Desert Tortoise: Hot! Hot! Hot!

A desert tortoise seeks shade in a man-made burrow.

Summer months are the best times for people to get out and enjoy the great outdoors, to go swimming, or to just to relax, but for the desert tortoise, it is time to get some much-needed rest. For most animals the summer season is the time to be productive in life by gathering food, finding a mate, or even establishing a home territory. But the Mojave Desert’s summers are harsh, making it difficult to be active with temperatures reaching well above 105 degrees Fahrenheit (41 degrees Celsius) and with very little (if any) rain. The desert tortoise is well adapted to deal with such extreme weather by going into estivation during the extreme heat of the summer.

Estivation (from the Latin word aestas, meaning summer) is a state of summer dormancy similar to winter hibernation, but in summer estivation, tortoises don’t sleep all the time. In most instances, the tortoises are active for a few hours during the morning and retreat back to a favorite burrow to sleep through the day. As dusk approaches, the tortoise  leaves the burrow for a few hours to eat or drink before night falls. In some cases if there are cooler days or even monsoonal rains, the tortoises come out of their burrows to take advantage of the rain and cooler temperatures. But during the months of June through the end of September, desert tortoises mostly remain inside their favorite burrows for summer sleep so as not to use up energy unnecessarily.

Desert tortoise hatchlings at the entrance to several burrows

We are currently conducting an experiment at the Desert Tortoise Conservation Center that may benefit the well being of the desert tortoises on site. We are doing a burrow temperature study that will help determine if the artificial burrows we dig for tortoises maintain the same temperatures as burrows that tortoises dig themselves. Since tortoises spend 95 percent of their lives in burrows, this is very important information for us to know! We placed temperature data loggers in both natural and artificial burrows and set them to record temperature throughout the day.

By analyzing the temperatures in both artificial and natural burrows, we will find out if we need to change the way we dig the artificial burrows so that tortoises can comfortably estivate in summer and hibernate in winter. If temperatures are too high inside the burrow, the tortoise living inside it can get very sick, or even die, so we want to make sure that every burrow we dig provides them with all the protection they need from the harsh heat of the Mojave summer.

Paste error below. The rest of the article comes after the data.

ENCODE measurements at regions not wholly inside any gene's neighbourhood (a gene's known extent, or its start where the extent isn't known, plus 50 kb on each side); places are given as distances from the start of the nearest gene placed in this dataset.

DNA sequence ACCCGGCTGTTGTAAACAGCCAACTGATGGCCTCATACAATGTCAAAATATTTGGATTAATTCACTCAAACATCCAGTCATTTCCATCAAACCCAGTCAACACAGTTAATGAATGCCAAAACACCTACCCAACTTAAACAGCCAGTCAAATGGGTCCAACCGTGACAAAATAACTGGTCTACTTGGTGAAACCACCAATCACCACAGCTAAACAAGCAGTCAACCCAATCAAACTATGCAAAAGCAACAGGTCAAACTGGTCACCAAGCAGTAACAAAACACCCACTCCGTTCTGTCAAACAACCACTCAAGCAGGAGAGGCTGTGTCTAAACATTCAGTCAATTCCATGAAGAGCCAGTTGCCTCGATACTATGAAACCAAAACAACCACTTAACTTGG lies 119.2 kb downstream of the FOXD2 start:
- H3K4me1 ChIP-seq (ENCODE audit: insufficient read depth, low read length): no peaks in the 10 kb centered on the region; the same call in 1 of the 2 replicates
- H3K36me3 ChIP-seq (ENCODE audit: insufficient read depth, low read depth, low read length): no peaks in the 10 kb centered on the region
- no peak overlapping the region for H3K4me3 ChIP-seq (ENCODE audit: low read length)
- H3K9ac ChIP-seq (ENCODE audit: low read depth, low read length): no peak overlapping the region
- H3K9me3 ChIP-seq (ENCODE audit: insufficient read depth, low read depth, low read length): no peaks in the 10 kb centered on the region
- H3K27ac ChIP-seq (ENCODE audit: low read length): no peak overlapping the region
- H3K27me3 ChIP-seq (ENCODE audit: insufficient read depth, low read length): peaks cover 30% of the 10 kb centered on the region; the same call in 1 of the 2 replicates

Daniel Essary is a research associate at the San Diego Zoo’s Desert Tortoise Conservation Center. Read his previous post, A Long Winter’s Sleep.

3 Responses to Desert Tortoise: Hot! Hot! Hot!

  1. Daniel… thanks for posting. I love reading about the tortoises. Once you have your data, please share!

  2. Daniel,
    Would love to communicate direct with you. I have a lot of data on burrow temps. If that is PVC (hatchlings), it will conduct heat in due direct esposure to sunshine (no shade of plants over burrow entrance and not provide the snugness of a natural burrow for temp stability.
    Also leaches formaldehyde , possibly PBA and ptylates as well as not breathing.
    Larger tort in burrow has no snugness for temp stability, same issue as with dog loos, etc.
    Thank you for caring about my shelled friends and would love to see you data when finished. Are you also measuring ambient humidity vs. burrow humidity?
    Just a couple of cents worth.

    Moderator’s note: Your comment has been forwarded to Daniel.

    • Thanks so much for your comments and interest. We use roofing tiles for our hatchling burrows and PVC for adults. We never recommend that anyone use PVC for permanent burrows for their pet tortoises at home due to the issues you described, but we have not found another material for our temporary burrows that we can easily pull up and disinfect every few weeks as tortoises move to other enclosures. We have strict biosecurity protocols that require us to disinfect or sterilize every material that comes into contact with a tortoise before it touches another tortoise, so this is a key aspect of determining which materials we use for burrows. All of our burrows are covered under several feet of soil, so none are exposed to sunlight, and we use a variety of sizes to best accommodate tortoises’ sizes, but they will never be as perfect a fit as a natural burrow. We are also measuring humidity with our data loggers. It would be great if you could direct us to literature that measured the leaching of formaldehyde, PBA, and ptylates from PVC, and if you could make suggestions for other materials we could use for burrows because we always want to do what’s best for these animals. Thank you!